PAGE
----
Reader Jim Rowland asks, “What are the factors involved in determining whether comments will be allowed for a story online?” Senior social media editor Melissa Whetstone explains:
We encourage readers to comment on most of the articles we publish to our website it helps further The Globe’s goals of fostering a national debate on events and issues in Canada and around the world.
Comments from readers have helped inform our reporting and provide valuable feedback, both positive and negative. But there are cases when we must close comments:
1) A story involves a Canadian trial, crime or other legal case, and comments could breach a publication ban or reveal information that could put The Globe at risk. In this situation, an editor will close comments as soon as the story is published. Readers will see a message that says “Comments have been disabled. We have closed comments on this story for legal reasons. We appreciate your understanding.”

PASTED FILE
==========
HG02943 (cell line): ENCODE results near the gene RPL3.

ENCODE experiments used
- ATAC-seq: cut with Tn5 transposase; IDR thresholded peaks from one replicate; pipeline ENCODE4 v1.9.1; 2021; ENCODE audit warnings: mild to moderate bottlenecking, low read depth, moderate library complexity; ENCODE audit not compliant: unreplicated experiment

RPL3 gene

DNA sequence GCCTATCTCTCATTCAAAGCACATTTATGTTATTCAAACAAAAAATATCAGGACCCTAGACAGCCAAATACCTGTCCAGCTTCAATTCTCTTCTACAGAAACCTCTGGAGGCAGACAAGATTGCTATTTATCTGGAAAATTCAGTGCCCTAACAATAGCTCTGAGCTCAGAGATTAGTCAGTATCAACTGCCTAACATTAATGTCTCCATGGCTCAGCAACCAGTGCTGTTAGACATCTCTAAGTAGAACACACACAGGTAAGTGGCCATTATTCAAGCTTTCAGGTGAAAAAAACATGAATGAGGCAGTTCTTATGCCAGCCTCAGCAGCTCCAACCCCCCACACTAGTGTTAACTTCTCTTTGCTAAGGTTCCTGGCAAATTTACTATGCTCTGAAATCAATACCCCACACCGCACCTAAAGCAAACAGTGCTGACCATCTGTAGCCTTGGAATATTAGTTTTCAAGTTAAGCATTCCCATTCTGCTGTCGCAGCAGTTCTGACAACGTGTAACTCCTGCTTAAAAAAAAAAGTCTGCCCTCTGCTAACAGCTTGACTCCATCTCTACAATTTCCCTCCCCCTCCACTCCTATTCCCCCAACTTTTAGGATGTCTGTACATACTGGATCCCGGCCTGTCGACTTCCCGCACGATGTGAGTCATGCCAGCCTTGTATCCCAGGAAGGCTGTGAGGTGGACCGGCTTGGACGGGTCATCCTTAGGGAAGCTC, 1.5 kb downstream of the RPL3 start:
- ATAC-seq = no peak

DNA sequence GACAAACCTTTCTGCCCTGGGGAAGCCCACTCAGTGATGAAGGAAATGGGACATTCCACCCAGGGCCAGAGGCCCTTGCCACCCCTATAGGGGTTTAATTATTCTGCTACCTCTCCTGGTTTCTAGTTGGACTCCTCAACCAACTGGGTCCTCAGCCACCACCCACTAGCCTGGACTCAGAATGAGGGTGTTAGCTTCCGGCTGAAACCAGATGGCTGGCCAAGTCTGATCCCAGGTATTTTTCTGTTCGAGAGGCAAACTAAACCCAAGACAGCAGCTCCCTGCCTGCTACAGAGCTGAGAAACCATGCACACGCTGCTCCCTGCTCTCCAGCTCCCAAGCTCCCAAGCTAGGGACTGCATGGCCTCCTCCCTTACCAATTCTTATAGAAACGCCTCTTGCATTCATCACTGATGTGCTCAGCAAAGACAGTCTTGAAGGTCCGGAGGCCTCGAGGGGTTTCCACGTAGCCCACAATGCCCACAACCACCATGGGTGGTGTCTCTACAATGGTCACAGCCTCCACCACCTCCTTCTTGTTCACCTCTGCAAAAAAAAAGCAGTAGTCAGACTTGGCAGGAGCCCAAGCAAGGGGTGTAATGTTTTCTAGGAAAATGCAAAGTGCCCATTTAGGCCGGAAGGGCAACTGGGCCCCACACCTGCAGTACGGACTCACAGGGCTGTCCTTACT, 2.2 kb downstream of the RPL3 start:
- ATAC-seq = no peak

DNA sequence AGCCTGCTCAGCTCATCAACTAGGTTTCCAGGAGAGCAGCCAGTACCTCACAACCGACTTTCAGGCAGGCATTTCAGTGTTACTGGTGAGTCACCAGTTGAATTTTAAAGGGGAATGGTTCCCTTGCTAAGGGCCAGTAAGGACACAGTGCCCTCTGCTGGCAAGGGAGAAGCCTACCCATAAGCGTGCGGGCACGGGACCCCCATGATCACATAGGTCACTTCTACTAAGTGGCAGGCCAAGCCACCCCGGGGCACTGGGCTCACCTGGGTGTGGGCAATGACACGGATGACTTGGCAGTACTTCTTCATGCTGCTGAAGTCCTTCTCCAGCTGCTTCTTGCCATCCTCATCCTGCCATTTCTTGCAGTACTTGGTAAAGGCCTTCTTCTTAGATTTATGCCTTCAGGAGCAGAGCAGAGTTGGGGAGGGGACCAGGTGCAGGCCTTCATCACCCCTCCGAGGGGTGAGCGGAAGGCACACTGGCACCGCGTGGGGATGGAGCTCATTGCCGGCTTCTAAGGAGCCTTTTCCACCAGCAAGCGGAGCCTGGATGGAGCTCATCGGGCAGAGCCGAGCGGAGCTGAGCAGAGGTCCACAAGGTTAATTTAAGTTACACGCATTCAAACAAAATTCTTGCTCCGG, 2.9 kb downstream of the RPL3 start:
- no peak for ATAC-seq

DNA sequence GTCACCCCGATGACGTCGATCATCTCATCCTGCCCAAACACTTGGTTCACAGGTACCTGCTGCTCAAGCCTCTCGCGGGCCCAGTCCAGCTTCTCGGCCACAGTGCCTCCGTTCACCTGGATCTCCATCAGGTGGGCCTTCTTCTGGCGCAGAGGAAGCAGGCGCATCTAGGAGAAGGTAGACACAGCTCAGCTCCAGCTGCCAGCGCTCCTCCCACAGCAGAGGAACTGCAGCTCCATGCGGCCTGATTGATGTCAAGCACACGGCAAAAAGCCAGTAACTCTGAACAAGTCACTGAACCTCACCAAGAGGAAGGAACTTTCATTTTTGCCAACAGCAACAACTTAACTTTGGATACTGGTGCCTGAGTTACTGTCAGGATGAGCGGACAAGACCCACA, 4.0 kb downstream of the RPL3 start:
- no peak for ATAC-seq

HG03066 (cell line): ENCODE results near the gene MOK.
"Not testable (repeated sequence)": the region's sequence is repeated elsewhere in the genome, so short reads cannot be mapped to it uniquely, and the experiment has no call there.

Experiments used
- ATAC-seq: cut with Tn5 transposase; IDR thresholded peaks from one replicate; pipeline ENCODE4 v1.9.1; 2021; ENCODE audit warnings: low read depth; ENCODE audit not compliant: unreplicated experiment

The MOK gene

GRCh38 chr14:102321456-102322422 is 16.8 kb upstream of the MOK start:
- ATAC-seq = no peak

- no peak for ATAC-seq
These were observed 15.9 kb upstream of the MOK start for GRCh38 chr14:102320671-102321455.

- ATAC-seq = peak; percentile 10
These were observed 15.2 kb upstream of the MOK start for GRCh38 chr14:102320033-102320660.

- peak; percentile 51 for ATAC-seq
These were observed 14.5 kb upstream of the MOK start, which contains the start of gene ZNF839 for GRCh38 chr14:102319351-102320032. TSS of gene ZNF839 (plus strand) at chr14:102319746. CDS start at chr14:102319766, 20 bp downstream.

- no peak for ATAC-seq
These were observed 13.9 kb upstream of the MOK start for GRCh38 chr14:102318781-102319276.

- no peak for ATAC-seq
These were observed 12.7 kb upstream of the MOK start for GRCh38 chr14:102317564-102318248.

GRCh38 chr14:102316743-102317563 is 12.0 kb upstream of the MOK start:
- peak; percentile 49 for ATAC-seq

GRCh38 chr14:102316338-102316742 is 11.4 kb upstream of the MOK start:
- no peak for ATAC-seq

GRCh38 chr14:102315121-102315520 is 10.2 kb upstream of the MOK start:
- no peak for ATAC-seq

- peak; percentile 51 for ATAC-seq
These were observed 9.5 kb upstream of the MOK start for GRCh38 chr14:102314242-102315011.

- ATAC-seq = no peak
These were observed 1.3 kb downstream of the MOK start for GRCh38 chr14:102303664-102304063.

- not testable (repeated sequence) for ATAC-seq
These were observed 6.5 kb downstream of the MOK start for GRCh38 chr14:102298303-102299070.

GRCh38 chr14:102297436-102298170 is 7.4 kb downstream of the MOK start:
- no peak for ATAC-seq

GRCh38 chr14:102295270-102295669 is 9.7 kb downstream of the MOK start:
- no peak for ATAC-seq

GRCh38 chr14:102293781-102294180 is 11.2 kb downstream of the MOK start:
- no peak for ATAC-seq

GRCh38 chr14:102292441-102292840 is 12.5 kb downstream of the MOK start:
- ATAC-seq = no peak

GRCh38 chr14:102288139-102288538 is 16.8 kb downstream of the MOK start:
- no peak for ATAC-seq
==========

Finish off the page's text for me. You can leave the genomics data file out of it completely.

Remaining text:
2) A story provokes a high number of comments that are offensive, vulgar, racist and/or libelous. In this case, the value of having comments is outweighed by the harmful nature of the discussion. Readers will then see this message: “Comments have been disabled because of a disproportionate amount of absuive/inflammatory comments. We appreciate your understanding.”
We very rarely close comments for the second reason since we now have the ability to premoderate comments on articles. Premoderation means every comment on the article must be approved by a moderator before appearing on the site. We’ve found that this feature has helped improve the level of conversation around articles that deal with a particularly contentious issue.
For more, check out The Globe’s community guidelines.